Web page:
SACN red meat intake report

Paul Mobbs mobbsey at
Mon Feb 28 19:49:51 GMT 2011

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Pity this report doesn't look at the non-meat sources of iron in more detail 
- -- the assumption seems to be that there is no alternative to meat to obtain 
either iron or protein.

Even so, placing a limit of 70g/day on meat intake will worry the hell out of 
the mean industry. 40% of men and 10% of women in the UK eat more than 
90g/day, and heeding this message would hit UK agriculture, which specialises 
primarily in meat and cereals (a large proportion of UK cereals also go into 
animal feed), causing the industry to contract or otherwise find some other 
commodity to specialise in.

You can download the SACN report at


SACN Iron and Health Report

25th February 2010

In 1998, the Committee on Medical Aspects of Food and Nutrition Policy (COMA), 
in their report, Nutritional Aspects of the Development of Cancer, recommended 
that high consumers of red and processed meat should consider reducing their 
intakes because of possible links with a risk of colorectal cancer. However, 
since red and processed meat are sources of iron in the UK diet, COMA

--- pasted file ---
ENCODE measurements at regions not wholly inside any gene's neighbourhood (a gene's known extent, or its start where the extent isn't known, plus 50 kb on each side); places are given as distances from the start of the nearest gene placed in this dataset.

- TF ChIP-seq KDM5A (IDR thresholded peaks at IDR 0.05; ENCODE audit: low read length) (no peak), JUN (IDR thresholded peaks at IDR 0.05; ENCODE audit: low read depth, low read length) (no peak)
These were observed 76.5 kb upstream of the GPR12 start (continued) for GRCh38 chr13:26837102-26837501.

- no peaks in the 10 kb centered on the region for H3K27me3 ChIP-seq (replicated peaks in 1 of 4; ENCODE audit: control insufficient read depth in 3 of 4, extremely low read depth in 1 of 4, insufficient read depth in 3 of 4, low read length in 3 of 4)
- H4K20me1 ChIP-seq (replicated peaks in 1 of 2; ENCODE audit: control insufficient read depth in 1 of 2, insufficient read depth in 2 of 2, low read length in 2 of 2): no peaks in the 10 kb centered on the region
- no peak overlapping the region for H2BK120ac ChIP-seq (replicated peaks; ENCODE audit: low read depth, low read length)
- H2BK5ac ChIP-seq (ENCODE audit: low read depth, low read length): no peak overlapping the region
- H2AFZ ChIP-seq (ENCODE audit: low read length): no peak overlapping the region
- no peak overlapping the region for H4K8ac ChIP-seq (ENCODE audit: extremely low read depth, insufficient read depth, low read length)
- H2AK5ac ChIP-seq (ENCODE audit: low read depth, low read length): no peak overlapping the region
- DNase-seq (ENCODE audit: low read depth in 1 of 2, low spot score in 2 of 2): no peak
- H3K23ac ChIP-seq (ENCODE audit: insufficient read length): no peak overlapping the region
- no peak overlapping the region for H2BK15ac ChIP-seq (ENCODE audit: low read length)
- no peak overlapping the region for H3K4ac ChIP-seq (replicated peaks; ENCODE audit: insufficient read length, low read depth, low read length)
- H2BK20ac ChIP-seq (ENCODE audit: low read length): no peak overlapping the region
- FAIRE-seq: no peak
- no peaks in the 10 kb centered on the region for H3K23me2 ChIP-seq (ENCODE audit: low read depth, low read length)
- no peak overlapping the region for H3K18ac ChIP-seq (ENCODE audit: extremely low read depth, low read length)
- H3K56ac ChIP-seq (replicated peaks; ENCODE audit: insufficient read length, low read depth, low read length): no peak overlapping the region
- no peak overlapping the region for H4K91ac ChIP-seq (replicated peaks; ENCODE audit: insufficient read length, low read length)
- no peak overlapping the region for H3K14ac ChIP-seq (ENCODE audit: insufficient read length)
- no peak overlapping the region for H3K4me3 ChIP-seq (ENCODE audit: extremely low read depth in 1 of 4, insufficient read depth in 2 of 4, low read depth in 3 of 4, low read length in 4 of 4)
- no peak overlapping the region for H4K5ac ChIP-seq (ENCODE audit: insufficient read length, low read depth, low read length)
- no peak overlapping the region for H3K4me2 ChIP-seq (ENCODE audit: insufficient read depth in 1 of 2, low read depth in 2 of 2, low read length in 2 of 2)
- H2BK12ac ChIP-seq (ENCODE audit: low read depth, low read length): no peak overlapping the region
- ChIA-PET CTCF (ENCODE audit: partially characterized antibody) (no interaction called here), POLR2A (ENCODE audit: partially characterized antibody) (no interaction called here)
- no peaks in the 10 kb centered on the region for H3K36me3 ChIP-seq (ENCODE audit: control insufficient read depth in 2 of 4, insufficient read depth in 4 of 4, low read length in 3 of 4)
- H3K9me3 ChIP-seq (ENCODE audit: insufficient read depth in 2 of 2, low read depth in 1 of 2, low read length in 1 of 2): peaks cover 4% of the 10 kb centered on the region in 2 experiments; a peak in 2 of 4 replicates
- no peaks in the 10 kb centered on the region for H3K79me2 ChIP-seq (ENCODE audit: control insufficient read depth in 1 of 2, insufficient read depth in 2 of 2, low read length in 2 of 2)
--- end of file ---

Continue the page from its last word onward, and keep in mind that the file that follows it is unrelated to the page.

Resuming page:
recommended that the possible adverse nutritional implications of a reduction 
in red and processed meat intakes should be assessed. The present report has 
been prepared in response to COMA’s recommendation.

The report considers the potential adverse effects of both low iron intake and 
excess.  As well as considering the implications of a reduction in meat 
consumption on the iron status of the UK population, the report also examines 
associations between red and processed meat and cancer risk.

The main recommendations of the report are:

    * While most people in the UK are iron replete, health professionals need 
to be alert to increased risk of iron deficiency anaemia in toddlers, girls and 
women of reproductive age (particularly those from low income groups) and some 
adults aged over 65 years.  Those with symptoms suggesting iron deficiency 
anaemia should receive appropriate clinical assessment and advice, including 
dietary advice on how to increase their iron intakes and to consider use of 
iron supplements if required.

    * A healthy balanced diet, which includes a variety of foods containing 
iron, will help people achieve adequate iron status.  Such an approach is more 
important than consuming iron-rich foods at the same time as foods/drinks that 
enhance iron absorption (e.g., fruit juice, meat) or not consuming iron rich 
foods with those that inhibit iron absorption (e.g., tea, coffee, milk).
    * Adults with relatively high intakes of red and processed meat (around 90 
g/day or more) should consider reducing their intakes.  A reduction to the UK 
population average for adult consumers (70 g/day cooked weight) would have 
little impact on the proportion of the adult population with low iron intakes.

- -- 


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